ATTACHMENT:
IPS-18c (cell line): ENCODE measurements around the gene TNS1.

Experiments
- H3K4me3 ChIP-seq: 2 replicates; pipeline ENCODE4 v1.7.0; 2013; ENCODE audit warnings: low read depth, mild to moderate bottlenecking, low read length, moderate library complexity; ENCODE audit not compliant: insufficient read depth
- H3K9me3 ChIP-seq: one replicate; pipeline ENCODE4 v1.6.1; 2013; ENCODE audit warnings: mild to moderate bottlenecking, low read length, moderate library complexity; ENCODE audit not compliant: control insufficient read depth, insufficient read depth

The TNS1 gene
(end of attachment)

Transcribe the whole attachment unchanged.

IPS-18c (cell line): ENCODE measurements around the gene TNS1.

Experiments
- H3K4me3 ChIP-seq: 2 replicates; pipeline ENCODE4 v1.7.0; 2013; ENCODE audit warnings: low read depth, mild to moderate bottlenecking, low read length, moderate library complexity; ENCODE audit not compliant: insufficient read depth
- H3K9me3 ChIP-seq: one replicate; pipeline ENCODE4 v1.6.1; 2013; ENCODE audit warnings: mild to moderate bottlenecking, low read length, moderate library complexity; ENCODE audit not compliant: control insufficient read depth, insufficient read depth

The TNS1 gene